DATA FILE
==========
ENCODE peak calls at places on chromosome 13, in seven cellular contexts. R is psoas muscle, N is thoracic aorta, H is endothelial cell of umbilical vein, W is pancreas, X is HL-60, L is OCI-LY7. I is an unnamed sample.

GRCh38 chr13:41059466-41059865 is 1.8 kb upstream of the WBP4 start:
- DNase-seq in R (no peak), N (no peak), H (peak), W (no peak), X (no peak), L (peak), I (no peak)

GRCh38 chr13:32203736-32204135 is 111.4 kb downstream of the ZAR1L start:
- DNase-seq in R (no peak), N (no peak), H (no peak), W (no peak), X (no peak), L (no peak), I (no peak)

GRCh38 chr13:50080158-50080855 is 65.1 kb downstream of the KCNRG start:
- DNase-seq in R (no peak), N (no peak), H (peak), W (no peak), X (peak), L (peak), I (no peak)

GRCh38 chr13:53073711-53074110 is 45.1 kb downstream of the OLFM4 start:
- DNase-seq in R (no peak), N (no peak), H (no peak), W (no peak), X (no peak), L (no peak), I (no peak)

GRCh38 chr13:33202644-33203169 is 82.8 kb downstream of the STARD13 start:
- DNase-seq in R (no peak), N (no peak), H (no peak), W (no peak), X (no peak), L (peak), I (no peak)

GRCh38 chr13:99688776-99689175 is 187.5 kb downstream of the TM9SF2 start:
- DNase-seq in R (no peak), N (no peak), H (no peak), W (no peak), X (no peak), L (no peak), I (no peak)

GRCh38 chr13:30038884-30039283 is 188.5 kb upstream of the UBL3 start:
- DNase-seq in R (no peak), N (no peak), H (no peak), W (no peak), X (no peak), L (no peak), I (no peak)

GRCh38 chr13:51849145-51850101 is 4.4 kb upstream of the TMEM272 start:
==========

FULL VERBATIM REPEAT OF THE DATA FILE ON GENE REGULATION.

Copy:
ENCODE peak calls at places on chromosome 13, in seven cellular contexts. R is psoas muscle, N is thoracic aorta, H is endothelial cell of umbilical vein, W is pancreas, X is HL-60, L is OCI-LY7. I is an unnamed sample.

GRCh38 chr13:41059466-41059865 is 1.8 kb upstream of the WBP4 start:
- DNase-seq in R (no peak), N (no peak), H (peak), W (no peak), X (no peak), L (peak), I (no peak)

GRCh38 chr13:32203736-32204135 is 111.4 kb downstream of the ZAR1L start:
- DNase-seq in R (no peak), N (no peak), H (no peak), W (no peak), X (no peak), L (no peak), I (no peak)

GRCh38 chr13:50080158-50080855 is 65.1 kb downstream of the KCNRG start:
- DNase-seq in R (no peak), N (no peak), H (peak), W (no peak), X (peak), L (peak), I (no peak)

GRCh38 chr13:53073711-53074110 is 45.1 kb downstream of the OLFM4 start:
- DNase-seq in R (no peak), N (no peak), H (no peak), W (no peak), X (no peak), L (no peak), I (no peak)

GRCh38 chr13:33202644-33203169 is 82.8 kb downstream of the STARD13 start:
- DNase-seq in R (no peak), N (no peak), H (no peak), W (no peak), X (no peak), L (peak), I (no peak)

GRCh38 chr13:99688776-99689175 is 187.5 kb downstream of the TM9SF2 start:
- DNase-seq in R (no peak), N (no peak), H (no peak), W (no peak), X (no peak), L (no peak), I (no peak)

GRCh38 chr13:30038884-30039283 is 188.5 kb upstream of the UBL3 start:
- DNase-seq in R (no peak), N (no peak), H (no peak), W (no peak), X (no peak), L (no peak), I (no peak)

GRCh38 chr13:51849145-51850101 is 4.4 kb upstream of the TMEM272 start: